Foreign Minister Tonio Borg said today that Malta has nothing to fear from Libya as an "Islamic democracy".
Addressing a meeting of MEUSAC - the Malta-EU Steering Action Committee - Dr Borg referred to comments by the new Libyan leadership that the future of Libya would be based on moderate Sharia law.
He said Malta should be happy that three of its North Africa neighbours - Tunisia, Libya and Egypt - would have some form of democracy, but he cautioned that at this stage, one should not expect the fully-fledged democracies which the West was used too.
However, there was nothing wrong with having an Islamic democracy, in the same way as there was Christian democracy. What was important was that basic rights were observed.
Dr Borg said that he could not see people who shed their blood for freedom allowing a return of dictatorship.
Malta, Dr Borg said, had good historic links with all three countries and it intended to exploit them as much as possible.
Apart from trade exchanges, Dr Borg said priority areas in relations between the Maltese and Libyan governments included oil exploration, migration, fishing rights and pending payments to Maltese companies.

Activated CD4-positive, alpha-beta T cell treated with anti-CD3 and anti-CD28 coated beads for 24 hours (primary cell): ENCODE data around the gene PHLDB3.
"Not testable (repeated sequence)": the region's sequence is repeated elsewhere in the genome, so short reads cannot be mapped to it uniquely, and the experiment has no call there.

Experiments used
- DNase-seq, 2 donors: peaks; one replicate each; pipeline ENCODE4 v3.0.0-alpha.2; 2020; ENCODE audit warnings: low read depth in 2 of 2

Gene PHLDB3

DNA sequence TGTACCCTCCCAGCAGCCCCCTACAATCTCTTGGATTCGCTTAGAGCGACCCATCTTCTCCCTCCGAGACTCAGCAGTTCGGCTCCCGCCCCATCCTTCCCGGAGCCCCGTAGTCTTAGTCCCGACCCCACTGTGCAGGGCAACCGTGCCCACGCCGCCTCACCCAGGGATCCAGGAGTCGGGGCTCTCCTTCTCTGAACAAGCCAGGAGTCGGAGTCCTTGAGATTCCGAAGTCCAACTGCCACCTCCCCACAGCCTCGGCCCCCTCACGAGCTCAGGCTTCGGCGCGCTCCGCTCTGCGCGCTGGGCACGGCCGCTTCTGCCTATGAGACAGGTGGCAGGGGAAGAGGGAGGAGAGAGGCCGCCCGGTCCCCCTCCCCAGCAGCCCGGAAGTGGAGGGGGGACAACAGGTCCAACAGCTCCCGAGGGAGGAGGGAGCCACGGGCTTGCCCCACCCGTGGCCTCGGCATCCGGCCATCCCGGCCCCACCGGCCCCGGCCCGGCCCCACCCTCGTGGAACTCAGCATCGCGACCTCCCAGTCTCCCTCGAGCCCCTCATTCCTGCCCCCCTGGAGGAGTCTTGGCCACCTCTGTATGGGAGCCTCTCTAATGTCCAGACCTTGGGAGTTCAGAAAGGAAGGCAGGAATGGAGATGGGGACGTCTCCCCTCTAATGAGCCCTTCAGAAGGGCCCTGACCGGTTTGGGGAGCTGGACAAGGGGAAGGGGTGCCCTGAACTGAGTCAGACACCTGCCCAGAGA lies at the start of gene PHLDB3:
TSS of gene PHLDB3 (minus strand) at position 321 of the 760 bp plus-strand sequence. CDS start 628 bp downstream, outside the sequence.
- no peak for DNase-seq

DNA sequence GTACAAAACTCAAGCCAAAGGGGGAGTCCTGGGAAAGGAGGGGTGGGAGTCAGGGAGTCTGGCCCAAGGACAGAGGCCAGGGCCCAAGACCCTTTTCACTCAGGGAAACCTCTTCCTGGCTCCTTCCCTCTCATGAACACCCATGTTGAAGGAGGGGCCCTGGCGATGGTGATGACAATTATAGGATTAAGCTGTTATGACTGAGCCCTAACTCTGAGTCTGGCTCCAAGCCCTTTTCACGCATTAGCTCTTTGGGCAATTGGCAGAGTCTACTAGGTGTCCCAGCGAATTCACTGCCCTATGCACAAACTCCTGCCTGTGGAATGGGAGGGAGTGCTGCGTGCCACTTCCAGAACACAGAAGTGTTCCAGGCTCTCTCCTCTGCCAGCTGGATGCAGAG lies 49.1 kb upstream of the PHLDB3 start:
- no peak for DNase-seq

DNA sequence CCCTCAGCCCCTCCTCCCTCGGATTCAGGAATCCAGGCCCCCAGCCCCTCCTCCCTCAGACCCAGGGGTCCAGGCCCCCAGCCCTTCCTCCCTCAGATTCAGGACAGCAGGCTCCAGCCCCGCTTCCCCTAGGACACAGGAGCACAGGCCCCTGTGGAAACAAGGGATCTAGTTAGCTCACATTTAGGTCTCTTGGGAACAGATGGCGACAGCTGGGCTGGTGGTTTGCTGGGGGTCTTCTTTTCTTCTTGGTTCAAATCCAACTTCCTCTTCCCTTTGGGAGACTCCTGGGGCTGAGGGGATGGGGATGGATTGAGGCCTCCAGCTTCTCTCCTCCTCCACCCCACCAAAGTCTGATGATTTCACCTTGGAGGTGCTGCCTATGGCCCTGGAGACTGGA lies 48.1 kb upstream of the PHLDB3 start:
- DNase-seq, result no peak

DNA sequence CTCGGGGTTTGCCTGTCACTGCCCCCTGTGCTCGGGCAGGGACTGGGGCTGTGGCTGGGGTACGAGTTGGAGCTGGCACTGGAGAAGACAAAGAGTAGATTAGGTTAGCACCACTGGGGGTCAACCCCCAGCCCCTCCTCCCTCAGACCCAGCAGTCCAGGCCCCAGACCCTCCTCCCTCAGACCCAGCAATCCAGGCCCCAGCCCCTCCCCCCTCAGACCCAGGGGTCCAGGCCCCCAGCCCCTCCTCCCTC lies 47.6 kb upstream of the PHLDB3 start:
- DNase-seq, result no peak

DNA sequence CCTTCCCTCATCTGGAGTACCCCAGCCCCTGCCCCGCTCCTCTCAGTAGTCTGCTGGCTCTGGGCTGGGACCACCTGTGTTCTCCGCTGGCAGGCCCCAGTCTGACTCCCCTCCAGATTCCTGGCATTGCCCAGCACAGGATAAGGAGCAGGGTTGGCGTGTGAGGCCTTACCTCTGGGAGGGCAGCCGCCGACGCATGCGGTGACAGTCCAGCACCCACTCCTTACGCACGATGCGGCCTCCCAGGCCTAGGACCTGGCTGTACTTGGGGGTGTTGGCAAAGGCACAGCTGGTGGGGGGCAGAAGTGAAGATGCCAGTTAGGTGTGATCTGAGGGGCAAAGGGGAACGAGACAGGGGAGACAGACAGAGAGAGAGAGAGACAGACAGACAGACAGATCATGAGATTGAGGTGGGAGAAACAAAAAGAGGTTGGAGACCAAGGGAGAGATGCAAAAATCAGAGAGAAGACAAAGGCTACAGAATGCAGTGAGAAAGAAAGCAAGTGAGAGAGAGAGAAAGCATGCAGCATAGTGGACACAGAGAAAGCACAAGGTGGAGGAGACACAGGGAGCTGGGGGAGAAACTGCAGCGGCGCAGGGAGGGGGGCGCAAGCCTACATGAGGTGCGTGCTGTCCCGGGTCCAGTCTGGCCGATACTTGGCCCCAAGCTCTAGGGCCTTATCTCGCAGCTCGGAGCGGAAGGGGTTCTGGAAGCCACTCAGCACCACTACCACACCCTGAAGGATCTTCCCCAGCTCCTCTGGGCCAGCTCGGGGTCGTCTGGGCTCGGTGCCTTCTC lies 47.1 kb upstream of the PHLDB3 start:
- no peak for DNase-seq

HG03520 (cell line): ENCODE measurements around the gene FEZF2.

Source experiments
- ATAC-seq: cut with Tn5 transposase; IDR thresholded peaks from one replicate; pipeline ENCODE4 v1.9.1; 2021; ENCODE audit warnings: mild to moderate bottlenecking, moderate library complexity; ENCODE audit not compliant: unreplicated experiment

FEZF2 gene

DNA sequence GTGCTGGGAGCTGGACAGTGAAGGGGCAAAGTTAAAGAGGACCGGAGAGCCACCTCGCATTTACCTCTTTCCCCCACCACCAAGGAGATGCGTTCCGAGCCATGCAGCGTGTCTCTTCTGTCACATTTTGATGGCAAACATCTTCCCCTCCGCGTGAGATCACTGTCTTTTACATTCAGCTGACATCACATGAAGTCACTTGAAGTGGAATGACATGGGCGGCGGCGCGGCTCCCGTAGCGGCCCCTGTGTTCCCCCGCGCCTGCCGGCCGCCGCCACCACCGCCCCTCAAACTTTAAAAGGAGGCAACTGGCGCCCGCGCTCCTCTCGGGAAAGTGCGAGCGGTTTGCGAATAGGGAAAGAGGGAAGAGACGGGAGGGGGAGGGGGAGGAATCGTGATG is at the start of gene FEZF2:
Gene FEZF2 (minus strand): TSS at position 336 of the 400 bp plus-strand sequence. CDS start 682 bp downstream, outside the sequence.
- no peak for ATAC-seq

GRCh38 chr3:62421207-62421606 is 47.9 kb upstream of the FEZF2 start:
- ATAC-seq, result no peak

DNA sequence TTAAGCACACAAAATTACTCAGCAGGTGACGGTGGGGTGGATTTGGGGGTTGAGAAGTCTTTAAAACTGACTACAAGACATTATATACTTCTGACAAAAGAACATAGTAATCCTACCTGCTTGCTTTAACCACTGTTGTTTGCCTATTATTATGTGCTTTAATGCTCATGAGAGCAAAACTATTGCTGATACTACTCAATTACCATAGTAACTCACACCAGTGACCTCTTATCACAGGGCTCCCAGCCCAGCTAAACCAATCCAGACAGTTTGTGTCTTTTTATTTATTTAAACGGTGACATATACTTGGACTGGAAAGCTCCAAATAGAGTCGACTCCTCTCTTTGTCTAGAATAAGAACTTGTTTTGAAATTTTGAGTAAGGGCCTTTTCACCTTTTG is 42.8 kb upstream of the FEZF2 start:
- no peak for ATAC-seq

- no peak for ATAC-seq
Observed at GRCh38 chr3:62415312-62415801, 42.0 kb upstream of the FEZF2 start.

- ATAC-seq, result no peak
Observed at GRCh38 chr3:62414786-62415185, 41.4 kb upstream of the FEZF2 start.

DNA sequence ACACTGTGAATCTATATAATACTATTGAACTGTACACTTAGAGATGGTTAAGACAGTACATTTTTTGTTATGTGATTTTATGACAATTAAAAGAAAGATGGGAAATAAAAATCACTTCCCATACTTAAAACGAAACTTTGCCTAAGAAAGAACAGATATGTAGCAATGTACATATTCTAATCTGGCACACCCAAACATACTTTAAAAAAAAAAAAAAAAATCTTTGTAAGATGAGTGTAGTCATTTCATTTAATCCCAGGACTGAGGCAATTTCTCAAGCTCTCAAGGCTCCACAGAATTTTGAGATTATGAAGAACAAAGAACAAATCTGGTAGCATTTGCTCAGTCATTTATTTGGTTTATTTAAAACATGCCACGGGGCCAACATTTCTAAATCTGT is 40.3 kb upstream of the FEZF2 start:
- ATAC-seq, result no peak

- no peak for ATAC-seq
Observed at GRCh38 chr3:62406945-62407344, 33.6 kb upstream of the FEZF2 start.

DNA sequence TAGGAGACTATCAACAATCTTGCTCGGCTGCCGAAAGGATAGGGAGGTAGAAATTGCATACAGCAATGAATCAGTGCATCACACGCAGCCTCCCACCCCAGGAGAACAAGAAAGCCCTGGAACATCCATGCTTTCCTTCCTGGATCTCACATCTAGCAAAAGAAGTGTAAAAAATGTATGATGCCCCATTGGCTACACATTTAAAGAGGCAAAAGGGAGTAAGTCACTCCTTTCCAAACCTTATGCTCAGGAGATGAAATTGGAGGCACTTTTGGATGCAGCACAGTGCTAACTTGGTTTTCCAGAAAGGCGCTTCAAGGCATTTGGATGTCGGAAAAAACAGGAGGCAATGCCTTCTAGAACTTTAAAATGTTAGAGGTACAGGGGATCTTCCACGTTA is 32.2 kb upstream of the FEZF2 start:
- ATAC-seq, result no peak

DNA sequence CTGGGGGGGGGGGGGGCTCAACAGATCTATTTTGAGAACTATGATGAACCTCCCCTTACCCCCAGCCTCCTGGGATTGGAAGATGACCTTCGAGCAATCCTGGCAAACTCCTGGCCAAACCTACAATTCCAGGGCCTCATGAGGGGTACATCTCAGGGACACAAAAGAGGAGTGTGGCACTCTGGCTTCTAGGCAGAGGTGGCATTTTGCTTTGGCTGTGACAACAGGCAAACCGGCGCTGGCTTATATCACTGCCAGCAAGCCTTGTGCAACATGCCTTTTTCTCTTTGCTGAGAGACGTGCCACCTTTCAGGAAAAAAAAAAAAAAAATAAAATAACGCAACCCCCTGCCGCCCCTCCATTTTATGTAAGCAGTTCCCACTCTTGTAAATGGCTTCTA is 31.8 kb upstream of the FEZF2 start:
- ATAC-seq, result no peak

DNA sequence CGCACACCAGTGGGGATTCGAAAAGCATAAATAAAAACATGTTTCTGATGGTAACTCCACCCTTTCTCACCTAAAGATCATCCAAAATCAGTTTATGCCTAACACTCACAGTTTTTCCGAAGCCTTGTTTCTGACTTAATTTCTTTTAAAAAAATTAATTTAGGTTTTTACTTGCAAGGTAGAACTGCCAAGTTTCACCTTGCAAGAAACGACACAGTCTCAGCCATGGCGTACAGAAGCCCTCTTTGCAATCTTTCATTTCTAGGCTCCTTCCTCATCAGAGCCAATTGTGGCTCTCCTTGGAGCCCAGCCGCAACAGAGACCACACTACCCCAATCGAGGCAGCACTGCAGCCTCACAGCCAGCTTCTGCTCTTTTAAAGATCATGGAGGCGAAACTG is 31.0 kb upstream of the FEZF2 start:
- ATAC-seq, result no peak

Malta still planned to send a large delegation to Libya, headed by the prime minister and including businesses, but it was awaiting the formal setting up of a Libyan government, Dr Borg said. Malta, he said did not want photo opportunities but substantive talks and it would therefore wait until the new governemnt was in saddle.
Dr Borg hailed the progress being made in Libya and argued that moderates of the former regime should also be included in the new government. 42 years of recent history could not be simply ignored, he said. The minister said he did not condemn anyone who had had contacts with the Gaddafi regime, because not having had such contacts would have met simply ignoring a major country which was Malta's neighbour.
The minister admitted, however, that Malta was disappointed at the measures taken by Libya against Maltese citizens during the dispute between Libya, Switzerland and Schengen area countries some months ago, saying that in view of Malta's mediation efforts, one would have expected better treatment.
Asked about Gaddafi family funds frozen in Malta - estimated at €87m - Dr Borg said it was not clear yet what was to become of these funds. But €366m belonging to the Libyan government would be released in line with UN and EU sanctions. He ruled out that any Libyan funds would be held up pending the settlement of funds owed to Maltese companies.
Today's meeting was held at the request of Arnold Cassola, the foreign affairs spokesman of Alternattiva Demokratika. It was requested some four months ago.
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